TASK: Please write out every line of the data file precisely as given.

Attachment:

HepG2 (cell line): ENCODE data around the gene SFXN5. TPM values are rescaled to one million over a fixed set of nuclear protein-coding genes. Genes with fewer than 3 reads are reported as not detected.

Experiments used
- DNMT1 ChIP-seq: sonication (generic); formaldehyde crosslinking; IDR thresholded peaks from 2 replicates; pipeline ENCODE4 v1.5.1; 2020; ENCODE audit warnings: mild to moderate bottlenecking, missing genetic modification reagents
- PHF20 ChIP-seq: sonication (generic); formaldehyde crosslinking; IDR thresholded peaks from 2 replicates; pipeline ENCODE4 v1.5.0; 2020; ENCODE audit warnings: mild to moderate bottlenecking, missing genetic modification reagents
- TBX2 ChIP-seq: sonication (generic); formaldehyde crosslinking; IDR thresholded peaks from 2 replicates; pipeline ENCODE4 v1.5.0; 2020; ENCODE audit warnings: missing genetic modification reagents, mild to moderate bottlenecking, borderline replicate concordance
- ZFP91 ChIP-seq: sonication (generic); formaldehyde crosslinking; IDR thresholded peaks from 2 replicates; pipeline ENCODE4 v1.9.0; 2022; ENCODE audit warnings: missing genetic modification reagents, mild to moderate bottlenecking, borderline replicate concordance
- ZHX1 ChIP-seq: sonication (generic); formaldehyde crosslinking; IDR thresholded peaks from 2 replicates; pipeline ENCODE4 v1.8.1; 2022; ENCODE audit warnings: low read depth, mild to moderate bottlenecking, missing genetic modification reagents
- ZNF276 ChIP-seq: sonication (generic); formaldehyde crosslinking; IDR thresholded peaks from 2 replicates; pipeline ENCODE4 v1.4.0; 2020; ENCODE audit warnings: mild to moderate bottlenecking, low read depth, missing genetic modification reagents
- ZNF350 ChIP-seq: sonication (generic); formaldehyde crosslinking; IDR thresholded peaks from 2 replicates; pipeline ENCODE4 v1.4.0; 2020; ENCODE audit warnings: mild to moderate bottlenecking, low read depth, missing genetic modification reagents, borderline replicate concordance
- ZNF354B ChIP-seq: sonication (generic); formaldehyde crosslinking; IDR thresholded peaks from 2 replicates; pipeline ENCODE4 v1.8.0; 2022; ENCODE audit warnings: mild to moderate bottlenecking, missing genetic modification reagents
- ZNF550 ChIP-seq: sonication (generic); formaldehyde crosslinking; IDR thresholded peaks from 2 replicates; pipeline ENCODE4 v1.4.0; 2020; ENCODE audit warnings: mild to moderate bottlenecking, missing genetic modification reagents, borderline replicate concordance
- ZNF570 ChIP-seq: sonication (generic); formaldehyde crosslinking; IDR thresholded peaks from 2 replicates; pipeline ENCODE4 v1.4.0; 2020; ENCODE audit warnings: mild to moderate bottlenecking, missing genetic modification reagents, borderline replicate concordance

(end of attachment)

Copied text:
HepG2 (cell line): ENCODE data around the gene SFXN5. TPM values are rescaled to one million over a fixed set of nuclear protein-coding genes. Genes with fewer than 3 reads are reported as not detected.

Experiments used
- DNMT1 ChIP-seq: sonication (generic); formaldehyde crosslinking; IDR thresholded peaks from 2 replicates; pipeline ENCODE4 v1.5.1; 2020; ENCODE audit warnings: mild to moderate bottlenecking, missing genetic modification reagents
- PHF20 ChIP-seq: sonication (generic); formaldehyde crosslinking; IDR thresholded peaks from 2 replicates; pipeline ENCODE4 v1.5.0; 2020; ENCODE audit warnings: mild to moderate bottlenecking, missing genetic modification reagents
- TBX2 ChIP-seq: sonication (generic); formaldehyde crosslinking; IDR thresholded peaks from 2 replicates; pipeline ENCODE4 v1.5.0; 2020; ENCODE audit warnings: missing genetic modification reagents, mild to moderate bottlenecking, borderline replicate concordance
- ZFP91 ChIP-seq: sonication (generic); formaldehyde crosslinking; IDR thresholded peaks from 2 replicates; pipeline ENCODE4 v1.9.0; 2022; ENCODE audit warnings: missing genetic modification reagents, mild to moderate bottlenecking, borderline replicate concordance
- ZHX1 ChIP-seq: sonication (generic); formaldehyde crosslinking; IDR thresholded peaks from 2 replicates; pipeline ENCODE4 v1.8.1; 2022; ENCODE audit warnings: low read depth, mild to moderate bottlenecking, missing genetic modification reagents
- ZNF276 ChIP-seq: sonication (generic); formaldehyde crosslinking; IDR thresholded peaks from 2 replicates; pipeline ENCODE4 v1.4.0; 2020; ENCODE audit warnings: mild to moderate bottlenecking, low read depth, missing genetic modification reagents
- ZNF350 ChIP-seq: sonication (generic); formaldehyde crosslinking; IDR thresholded peaks from 2 replicates; pipeline ENCODE4 v1.4.0; 2020; ENCODE audit warnings: mild to moderate bottlenecking, low read depth, missing genetic modification reagents, borderline replicate concordance
- ZNF354B ChIP-seq: sonication (generic); formaldehyde crosslinking; IDR thresholded peaks from 2 replicates; pipeline ENCODE4 v1.8.0; 2022; ENCODE audit warnings: mild to moderate bottlenecking, missing genetic modification reagents
- ZNF550 ChIP-seq: sonication (generic); formaldehyde crosslinking; IDR thresholded peaks from 2 replicates; pipeline ENCODE4 v1.4.0; 2020; ENCODE audit warnings: mild to moderate bottlenecking, missing genetic modification reagents, borderline replicate concordance
- ZNF570 ChIP-seq: sonication (generic); formaldehyde crosslinking; IDR thresholded peaks from 2 replicates; pipeline ENCODE4 v1.4.0; 2020; ENCODE audit warnings: mild to moderate bottlenecking, missing genetic modification reagents, borderline replicate concordance